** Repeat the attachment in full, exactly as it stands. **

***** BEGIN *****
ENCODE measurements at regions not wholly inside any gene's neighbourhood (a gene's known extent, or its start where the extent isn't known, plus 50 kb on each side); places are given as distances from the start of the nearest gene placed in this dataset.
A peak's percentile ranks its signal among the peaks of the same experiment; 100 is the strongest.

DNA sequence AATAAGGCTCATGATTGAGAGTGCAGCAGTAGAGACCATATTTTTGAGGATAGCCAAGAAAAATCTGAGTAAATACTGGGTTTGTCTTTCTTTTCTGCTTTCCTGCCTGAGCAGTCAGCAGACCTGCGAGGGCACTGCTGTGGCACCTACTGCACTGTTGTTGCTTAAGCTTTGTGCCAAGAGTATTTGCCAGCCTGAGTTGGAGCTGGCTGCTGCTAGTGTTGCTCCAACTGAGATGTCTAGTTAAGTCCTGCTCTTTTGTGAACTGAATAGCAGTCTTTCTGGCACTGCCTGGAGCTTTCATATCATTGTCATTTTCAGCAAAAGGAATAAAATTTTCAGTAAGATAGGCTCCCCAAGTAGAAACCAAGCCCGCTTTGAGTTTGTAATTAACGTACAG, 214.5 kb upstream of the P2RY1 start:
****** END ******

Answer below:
ENCODE measurements at regions not wholly inside any gene's neighbourhood (a gene's known extent, or its start where the extent isn't known, plus 50 kb on each side); places are given as distances from the start of the nearest gene placed in this dataset.
A peak's percentile ranks its signal among the peaks of the same experiment; 100 is the strongest.

DNA sequence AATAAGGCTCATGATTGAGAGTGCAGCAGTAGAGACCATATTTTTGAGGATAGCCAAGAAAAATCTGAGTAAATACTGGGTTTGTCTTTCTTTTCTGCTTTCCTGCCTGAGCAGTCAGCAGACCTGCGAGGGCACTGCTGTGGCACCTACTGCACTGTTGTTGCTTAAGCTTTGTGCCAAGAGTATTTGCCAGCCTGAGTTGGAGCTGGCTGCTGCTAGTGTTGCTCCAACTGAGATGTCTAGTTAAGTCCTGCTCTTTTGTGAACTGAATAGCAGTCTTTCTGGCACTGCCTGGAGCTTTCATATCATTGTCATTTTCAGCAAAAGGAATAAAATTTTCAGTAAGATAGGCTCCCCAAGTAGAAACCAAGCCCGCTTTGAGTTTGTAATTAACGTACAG, 214.5 kb upstream of the P2RY1 start: